The galvanic series determines the electrochemical potential and nobility of metals and metal alloys.
Each alloy or metal has a distinctive corrosion potential. The more negative a metal or alloy is, the more likely it is to suffer galvanic corrosion.
When two metals are submerged in an electrolyte, while also electrically connected by a metallic conductor, the less noble will experience galvanic corrosion.
The less noble metals becomes the anode and corrodes faster than it would all by itself, while the other becomes the cathode and corrodes slower than it would alone.
A galvanic cell arise when two metals with dissimilar compositions come into contact in the presence of an electrolyte. The rate of corrosion on the less noble metal is determined by the electrolyte, the difference in nobility and the relative areas of the anode and cathode exposed to the electrolyte.
Read more about the electrochemical cell and process of corrosion.
Galvanic series diagram
The below diagram lists metals and alloys potential in the order of reactivity in sea water vs. Zn and Ag/AgCl and in soil vs. Cu/CuSO4 reference electrodes. Top listed metals/alloys are the least active (most noble) and proceeds down to the most active (anodic) metal/alloy.
Galvanic series chart
The chart can be used to determine the likelihood of a galvanic reaction, and galvanic corrosion or bimetallic corrosion, between two different metals in a seawater environment. The closer a metal or an alloy is in the galvanic series, the less are the effects of galvanic corrosion compared to those metals far apart.
Read more about the process of corrosion.
The galvanic potential is specific for a specific electrolyte, temperature and flow rate. The diagram refers to flowing sea water and temperature in the range 10 to 30 ℃.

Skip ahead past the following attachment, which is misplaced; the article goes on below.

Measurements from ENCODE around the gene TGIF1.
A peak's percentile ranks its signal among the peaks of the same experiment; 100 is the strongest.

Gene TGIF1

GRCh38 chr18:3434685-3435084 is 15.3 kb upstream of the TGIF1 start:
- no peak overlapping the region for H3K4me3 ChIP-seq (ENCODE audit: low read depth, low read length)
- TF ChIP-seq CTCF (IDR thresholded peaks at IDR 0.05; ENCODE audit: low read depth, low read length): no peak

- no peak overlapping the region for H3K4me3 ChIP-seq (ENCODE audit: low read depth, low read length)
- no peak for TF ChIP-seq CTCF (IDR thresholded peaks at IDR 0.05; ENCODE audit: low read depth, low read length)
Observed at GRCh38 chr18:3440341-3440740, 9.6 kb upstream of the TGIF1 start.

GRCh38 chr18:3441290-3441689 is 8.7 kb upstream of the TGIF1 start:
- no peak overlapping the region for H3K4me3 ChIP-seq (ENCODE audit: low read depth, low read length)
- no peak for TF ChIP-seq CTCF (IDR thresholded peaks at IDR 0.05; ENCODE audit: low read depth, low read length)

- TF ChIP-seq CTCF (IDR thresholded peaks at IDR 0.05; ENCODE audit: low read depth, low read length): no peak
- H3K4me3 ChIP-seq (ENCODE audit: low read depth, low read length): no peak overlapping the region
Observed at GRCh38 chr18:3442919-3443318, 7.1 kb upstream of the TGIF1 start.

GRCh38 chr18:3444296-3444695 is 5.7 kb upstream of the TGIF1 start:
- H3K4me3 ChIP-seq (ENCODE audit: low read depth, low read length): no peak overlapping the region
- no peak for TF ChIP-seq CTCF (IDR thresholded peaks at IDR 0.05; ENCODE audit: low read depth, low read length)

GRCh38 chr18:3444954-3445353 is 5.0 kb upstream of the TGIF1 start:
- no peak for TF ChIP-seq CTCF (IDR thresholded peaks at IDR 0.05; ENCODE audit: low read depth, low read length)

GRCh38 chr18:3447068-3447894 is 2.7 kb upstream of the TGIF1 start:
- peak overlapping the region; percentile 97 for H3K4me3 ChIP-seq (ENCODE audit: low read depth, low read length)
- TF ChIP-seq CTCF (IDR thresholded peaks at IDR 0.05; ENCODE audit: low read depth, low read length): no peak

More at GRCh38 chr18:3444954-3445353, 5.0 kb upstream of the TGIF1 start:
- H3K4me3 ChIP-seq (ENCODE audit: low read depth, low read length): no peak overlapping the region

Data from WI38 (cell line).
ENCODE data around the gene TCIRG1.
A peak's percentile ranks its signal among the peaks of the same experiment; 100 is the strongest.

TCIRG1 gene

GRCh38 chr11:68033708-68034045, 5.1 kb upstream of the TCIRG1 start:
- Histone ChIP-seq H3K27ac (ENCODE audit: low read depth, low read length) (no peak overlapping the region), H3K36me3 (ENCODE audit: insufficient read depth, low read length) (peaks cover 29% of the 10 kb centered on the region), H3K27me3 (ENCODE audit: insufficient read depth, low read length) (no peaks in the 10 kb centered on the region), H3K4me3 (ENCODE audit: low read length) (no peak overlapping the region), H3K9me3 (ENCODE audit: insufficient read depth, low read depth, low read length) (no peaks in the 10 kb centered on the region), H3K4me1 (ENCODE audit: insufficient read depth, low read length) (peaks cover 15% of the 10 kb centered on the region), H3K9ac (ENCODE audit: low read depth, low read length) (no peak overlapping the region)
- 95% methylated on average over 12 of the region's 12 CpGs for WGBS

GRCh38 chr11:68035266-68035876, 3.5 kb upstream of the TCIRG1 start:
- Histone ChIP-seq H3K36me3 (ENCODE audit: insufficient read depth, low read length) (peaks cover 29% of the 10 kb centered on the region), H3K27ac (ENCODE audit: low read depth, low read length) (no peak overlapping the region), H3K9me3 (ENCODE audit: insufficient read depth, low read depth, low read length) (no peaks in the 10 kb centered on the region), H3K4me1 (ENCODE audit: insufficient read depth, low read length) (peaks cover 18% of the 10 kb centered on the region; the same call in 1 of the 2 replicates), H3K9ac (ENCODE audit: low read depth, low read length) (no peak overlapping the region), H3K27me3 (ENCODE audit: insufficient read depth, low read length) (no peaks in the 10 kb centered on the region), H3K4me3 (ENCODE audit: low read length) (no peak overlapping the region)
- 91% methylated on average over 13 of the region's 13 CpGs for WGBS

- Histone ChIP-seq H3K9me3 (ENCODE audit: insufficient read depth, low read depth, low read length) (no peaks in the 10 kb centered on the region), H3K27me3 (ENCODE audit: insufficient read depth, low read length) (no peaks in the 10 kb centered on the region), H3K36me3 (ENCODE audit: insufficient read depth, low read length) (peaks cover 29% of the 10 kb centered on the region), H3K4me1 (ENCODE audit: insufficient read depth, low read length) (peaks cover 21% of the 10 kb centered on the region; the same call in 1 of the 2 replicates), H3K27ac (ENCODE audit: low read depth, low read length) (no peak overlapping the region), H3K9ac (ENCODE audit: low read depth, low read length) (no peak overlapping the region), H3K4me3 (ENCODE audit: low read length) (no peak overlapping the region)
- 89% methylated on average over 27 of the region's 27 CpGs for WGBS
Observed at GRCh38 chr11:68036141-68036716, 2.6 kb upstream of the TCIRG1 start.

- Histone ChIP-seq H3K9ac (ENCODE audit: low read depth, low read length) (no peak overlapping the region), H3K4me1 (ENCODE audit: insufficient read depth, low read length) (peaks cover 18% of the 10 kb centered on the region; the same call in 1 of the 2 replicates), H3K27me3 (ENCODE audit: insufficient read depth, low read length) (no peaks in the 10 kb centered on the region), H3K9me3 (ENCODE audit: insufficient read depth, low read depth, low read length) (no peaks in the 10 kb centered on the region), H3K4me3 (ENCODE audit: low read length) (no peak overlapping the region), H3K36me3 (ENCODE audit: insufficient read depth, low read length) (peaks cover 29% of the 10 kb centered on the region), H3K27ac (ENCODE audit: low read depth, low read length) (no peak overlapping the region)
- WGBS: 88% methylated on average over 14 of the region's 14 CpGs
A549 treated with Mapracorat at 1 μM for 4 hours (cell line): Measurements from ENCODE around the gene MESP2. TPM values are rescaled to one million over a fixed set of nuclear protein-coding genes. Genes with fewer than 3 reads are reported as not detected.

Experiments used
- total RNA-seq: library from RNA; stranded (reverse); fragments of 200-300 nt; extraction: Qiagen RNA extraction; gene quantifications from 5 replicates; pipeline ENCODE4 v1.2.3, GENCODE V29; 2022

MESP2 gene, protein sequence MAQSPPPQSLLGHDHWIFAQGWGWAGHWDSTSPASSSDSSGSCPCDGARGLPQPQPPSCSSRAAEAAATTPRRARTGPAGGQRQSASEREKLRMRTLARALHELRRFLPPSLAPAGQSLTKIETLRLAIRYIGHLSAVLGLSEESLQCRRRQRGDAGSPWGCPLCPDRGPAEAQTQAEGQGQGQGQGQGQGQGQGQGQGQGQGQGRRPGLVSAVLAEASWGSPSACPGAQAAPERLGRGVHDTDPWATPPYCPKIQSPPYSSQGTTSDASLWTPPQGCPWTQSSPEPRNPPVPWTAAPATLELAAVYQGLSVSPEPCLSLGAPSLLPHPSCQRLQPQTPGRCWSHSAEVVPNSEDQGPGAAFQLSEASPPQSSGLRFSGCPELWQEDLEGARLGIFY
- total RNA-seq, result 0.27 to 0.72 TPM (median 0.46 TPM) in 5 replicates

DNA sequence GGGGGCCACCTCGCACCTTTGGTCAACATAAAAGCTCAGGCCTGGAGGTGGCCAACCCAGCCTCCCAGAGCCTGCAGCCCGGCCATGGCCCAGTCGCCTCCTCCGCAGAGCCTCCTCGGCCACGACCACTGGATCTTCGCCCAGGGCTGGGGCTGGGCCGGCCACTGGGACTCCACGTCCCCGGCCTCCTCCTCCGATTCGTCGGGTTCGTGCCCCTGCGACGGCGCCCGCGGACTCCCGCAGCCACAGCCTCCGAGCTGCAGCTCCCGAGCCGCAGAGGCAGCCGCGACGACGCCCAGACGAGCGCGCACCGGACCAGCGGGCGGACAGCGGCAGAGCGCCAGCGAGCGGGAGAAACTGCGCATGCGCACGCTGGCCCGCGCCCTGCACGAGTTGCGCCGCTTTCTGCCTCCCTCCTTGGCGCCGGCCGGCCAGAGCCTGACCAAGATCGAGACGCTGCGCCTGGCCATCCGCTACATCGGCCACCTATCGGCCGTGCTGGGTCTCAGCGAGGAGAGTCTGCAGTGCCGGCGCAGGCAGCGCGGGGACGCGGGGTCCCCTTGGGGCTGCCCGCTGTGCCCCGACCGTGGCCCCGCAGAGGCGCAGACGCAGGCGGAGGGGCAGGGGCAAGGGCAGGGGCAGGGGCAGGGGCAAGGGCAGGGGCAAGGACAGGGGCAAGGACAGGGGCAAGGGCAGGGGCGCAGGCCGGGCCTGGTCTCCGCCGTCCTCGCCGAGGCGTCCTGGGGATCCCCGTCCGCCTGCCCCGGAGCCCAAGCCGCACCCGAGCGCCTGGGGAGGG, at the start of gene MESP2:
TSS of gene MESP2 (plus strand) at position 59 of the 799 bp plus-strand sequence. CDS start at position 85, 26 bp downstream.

Corrosion rate can be defined as the speed at which any metal in a specific environment deteriorates.
Life prediction of steel in water is challenging for existing structures as well as new. Corrosion is a complex function of many factors such as salinity, dissolved oxygen, stray currents, pH and temperature and more, which makes it difficult to establish predicatable rates of degratiation. This explains why many corrosion rate charts exist, but mostly for unique locations and conditions.
As a rough indication, the average corrosion rate for carbon steel in seawater can be assumed to be in the area of 0.1 to 0.15 mm/year, which equals 100-150 mA/m². Localised corrosion rate however, are often several orders of magnitude higher.
Stainless steel can be either passive or active
Stainless steel may corrode either in active or passive state, dependent on the electrolyte conditions. In normal aerated water condition the passive metal has an oxide film that prevents further attack, while the same metal become active and exhibit a potential near 0.5 volts in low-velocity or poorly aerated water.
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